Although the merchants were considered largely responsible for the disaster, city merchants who were not made bankrupt by the bank crash offered aid to many of those worst affected. Rather than lay off half their workers, some firms kept employees on at half-time. To pay their workers, Bowring Brothers printed their own wages notes which were meant for use in their own stores. Because of the devaluation of the currency and the firm's relative financial stability, these notes came to be accepted at stores across the island.

Despite their implication in the crash, many Newfoundlanders considered the finances of the merchant firms to be more secure than those of the banks. Some Water Street firms began offering banking services, allowing customers to deposit savings in accounts paying interest and to make purchases in the firms' stores on account. So popular were these banking services that some of the firms were in debt to their customers rather than the reverse. Some also offered loans, such as the one Ayre & Sons provided to The Evening Telegram after a fire had destroyed the presses and the owners were unable to obtain a bank loan.

Ayre and Sons Water Street west, Ayre & Sons, St. John's, ca. 1948.
Courtesy of the Centre for Newfoundland Studies Archives, (Historic Photographs Collection of the Department of Geography, Collection 137, Photo 1.02.003), Memorial University of Newfoundland Library, St. John's, Newfoundland.
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Clearly, St. John's merchants had interests beyond the fishery. In fact, events like the Bank Crash and poor fishing seasons convinced many that they needed to diversify their activities. Some invested in mining ventures, manufacturing and insurance, while others focussed their attentions on the wholesale and retail trades. With the growth of the St. John's population, particularly that of the mercantile and professional classes, city stores began expanding their operations and their lines of merchandise.

As the standard of living rose and the economy became more diversified during the 19th century, Newfoundland's imports began to include an increasing proportion of luxury and industrial items as well as food and fishing gear. Although imports fell again during the Depression, wartime prosperity reversed the trend. Confederation in 1949 accelerated another trend, and Newfoundland began to import more from Canada than either Britain or the US.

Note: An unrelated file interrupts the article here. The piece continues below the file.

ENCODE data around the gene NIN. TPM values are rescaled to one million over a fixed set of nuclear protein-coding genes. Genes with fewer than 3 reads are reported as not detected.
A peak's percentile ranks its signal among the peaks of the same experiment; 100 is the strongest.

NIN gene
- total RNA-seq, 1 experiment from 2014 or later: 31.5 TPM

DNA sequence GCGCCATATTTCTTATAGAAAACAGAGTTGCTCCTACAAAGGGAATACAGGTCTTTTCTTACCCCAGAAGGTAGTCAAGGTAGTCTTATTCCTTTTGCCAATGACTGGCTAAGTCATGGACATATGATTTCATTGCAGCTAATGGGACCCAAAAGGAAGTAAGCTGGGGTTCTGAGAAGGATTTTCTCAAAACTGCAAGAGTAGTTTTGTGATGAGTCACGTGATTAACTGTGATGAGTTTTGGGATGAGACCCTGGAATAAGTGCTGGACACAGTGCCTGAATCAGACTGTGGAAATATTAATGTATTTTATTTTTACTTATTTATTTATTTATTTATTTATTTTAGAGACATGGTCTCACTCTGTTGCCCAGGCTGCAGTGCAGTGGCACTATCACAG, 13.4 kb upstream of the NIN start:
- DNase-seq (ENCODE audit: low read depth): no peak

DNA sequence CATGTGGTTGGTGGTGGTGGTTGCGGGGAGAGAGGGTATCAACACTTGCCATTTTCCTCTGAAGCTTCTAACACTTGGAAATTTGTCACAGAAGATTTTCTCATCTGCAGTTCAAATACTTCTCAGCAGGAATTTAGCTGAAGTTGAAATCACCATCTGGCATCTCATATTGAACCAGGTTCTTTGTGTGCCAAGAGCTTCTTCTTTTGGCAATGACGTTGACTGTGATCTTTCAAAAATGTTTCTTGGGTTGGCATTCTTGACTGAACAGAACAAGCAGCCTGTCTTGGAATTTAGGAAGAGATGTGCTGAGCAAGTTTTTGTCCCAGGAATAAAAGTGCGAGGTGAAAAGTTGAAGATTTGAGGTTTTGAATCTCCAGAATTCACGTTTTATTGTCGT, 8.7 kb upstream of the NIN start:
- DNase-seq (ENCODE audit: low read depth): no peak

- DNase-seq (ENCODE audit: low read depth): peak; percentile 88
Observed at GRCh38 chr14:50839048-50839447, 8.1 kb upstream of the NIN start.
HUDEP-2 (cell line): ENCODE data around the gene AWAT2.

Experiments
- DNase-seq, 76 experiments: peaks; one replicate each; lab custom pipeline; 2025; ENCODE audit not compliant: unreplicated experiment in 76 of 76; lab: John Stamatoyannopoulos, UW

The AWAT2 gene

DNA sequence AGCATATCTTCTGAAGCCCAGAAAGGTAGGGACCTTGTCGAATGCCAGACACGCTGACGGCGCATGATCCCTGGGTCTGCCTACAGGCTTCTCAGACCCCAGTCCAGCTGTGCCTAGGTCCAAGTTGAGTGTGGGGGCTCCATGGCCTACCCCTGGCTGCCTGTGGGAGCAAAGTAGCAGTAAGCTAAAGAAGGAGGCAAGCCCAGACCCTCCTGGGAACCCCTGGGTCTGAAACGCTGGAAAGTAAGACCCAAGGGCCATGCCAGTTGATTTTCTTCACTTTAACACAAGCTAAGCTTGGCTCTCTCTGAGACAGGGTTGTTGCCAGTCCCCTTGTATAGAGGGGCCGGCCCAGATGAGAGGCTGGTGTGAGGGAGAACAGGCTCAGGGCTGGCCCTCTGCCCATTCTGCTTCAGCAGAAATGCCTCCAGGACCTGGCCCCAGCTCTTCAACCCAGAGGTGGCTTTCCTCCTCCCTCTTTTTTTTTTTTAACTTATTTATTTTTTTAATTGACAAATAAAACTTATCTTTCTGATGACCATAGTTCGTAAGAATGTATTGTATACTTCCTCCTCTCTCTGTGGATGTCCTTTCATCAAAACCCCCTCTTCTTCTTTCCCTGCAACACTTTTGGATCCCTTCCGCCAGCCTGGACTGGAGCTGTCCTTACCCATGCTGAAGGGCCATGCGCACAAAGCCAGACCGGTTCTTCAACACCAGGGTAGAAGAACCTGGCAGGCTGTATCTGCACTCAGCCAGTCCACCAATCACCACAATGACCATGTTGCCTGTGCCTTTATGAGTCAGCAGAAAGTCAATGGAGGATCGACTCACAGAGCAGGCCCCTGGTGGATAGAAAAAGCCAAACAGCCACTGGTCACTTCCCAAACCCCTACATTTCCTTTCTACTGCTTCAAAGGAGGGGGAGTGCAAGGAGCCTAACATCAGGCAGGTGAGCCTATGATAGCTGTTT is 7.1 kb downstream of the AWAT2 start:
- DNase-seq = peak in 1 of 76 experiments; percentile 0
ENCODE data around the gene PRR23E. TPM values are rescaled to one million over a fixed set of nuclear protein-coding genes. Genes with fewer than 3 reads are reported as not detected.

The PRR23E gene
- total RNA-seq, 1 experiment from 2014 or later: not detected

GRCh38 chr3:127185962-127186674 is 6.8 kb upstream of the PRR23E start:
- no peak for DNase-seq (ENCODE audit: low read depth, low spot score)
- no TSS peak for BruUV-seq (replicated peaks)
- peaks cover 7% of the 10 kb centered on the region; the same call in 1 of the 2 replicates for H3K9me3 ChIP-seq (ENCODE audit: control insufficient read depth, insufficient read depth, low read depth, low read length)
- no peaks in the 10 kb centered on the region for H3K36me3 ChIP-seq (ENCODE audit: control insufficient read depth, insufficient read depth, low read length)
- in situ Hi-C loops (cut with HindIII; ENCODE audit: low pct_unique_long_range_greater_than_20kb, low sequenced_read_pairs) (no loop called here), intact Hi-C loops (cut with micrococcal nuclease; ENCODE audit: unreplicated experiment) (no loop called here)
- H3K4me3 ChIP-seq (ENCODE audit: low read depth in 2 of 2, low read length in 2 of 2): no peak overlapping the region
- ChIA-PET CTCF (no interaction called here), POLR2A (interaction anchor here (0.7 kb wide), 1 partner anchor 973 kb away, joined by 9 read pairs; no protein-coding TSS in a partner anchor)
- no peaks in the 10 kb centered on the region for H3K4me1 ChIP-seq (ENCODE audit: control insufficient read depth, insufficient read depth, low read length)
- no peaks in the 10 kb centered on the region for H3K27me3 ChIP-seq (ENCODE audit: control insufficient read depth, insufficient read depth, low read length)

The Broadway House of Fashion, 331-333 Water Street, St. John's.
Courtesy of the Centre for Newfoundland Studies Archives, (Historic Photographs Collection of the Department of Geography, Collection 137, Photo 2.01.037), Memorial University of Newfoundland Library, St. John's, Newfoundland.
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The Broadway House of Fashion

The impact of Confederation on the merchant community has been little studied but the influx of Canadian chain and department stores had a deleterious effect on local business. Although many supporters of Confederation had sought to break the monopoly of local merchants on trade and lower the price of goods by introducing competition and getting rid of the tariff on Canadian imports, they probably did not intend the destruction of local merchant companies. In the long run, however, the inability of local manufacturers and retailers to produce and sell goods as efficiently and cheaply as their mainland counterparts, led to their failure. By the 1970s and 1980s, many of the old Water Street firms such as Bowring Brothers and Ayre & Sons had closed their doors or severely curtailed their interests. Rather than compete with a mainland grocery chain, Ayre & Sons sold off their Dominion Stores and attempted to consolidate their interests.

Newfoundland continues to import many of the products its people consume while exporting primarily raw materials, a trade imbalance which has served to exacerbate the island's economic troubles.

© 1999, Carla Wheaton